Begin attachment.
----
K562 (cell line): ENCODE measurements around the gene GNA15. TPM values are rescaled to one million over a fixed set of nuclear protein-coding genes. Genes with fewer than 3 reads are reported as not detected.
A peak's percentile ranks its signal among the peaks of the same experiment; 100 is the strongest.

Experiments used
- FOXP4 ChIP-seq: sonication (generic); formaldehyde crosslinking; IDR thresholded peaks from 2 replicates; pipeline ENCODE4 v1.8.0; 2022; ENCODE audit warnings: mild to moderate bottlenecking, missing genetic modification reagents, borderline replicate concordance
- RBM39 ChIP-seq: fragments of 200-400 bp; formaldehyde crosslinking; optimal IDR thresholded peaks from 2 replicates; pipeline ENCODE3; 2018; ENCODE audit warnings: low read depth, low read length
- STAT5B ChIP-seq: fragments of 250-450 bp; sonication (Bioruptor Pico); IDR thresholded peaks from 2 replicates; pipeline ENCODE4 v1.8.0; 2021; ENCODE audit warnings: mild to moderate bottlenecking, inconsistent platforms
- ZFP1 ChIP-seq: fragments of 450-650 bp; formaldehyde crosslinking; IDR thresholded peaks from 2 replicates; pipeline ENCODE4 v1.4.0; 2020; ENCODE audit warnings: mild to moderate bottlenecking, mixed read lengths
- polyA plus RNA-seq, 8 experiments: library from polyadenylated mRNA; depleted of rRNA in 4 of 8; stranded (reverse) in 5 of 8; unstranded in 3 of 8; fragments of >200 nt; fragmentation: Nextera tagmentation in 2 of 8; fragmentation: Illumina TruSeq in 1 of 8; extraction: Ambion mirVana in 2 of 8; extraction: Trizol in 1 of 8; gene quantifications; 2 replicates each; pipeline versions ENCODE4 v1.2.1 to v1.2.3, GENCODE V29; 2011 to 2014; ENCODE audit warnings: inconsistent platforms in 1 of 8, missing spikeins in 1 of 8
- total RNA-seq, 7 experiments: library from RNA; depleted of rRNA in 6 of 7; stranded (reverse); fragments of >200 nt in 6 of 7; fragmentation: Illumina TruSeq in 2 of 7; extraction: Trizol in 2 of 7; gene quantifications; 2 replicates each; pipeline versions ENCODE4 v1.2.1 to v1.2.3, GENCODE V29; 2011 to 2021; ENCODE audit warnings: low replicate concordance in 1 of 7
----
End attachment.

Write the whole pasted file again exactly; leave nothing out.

K562 (cell line): ENCODE measurements around the gene GNA15. TPM values are rescaled to one million over a fixed set of nuclear protein-coding genes. Genes with fewer than 3 reads are reported as not detected.
A peak's percentile ranks its signal among the peaks of the same experiment; 100 is the strongest.

Experiments used
- FOXP4 ChIP-seq: sonication (generic); formaldehyde crosslinking; IDR thresholded peaks from 2 replicates; pipeline ENCODE4 v1.8.0; 2022; ENCODE audit warnings: mild to moderate bottlenecking, missing genetic modification reagents, borderline replicate concordance
- RBM39 ChIP-seq: fragments of 200-400 bp; formaldehyde crosslinking; optimal IDR thresholded peaks from 2 replicates; pipeline ENCODE3; 2018; ENCODE audit warnings: low read depth, low read length
- STAT5B ChIP-seq: fragments of 250-450 bp; sonication (Bioruptor Pico); IDR thresholded peaks from 2 replicates; pipeline ENCODE4 v1.8.0; 2021; ENCODE audit warnings: mild to moderate bottlenecking, inconsistent platforms
- ZFP1 ChIP-seq: fragments of 450-650 bp; formaldehyde crosslinking; IDR thresholded peaks from 2 replicates; pipeline ENCODE4 v1.4.0; 2020; ENCODE audit warnings: mild to moderate bottlenecking, mixed read lengths
- polyA plus RNA-seq, 8 experiments: library from polyadenylated mRNA; depleted of rRNA in 4 of 8; stranded (reverse) in 5 of 8; unstranded in 3 of 8; fragments of >200 nt; fragmentation: Nextera tagmentation in 2 of 8; fragmentation: Illumina TruSeq in 1 of 8; extraction: Ambion mirVana in 2 of 8; extraction: Trizol in 1 of 8; gene quantifications; 2 replicates each; pipeline versions ENCODE4 v1.2.1 to v1.2.3, GENCODE V29; 2011 to 2014; ENCODE audit warnings: inconsistent platforms in 1 of 8, missing spikeins in 1 of 8
- total RNA-seq, 7 experiments: library from RNA; depleted of rRNA in 6 of 7; stranded (reverse); fragments of >200 nt in 6 of 7; fragmentation: Illumina TruSeq in 2 of 7; extraction: Trizol in 2 of 7; gene quantifications; 2 replicates each; pipeline versions ENCODE4 v1.2.1 to v1.2.3, GENCODE V29; 2011 to 2021; ENCODE audit warnings: low replicate concordance in 1 of 7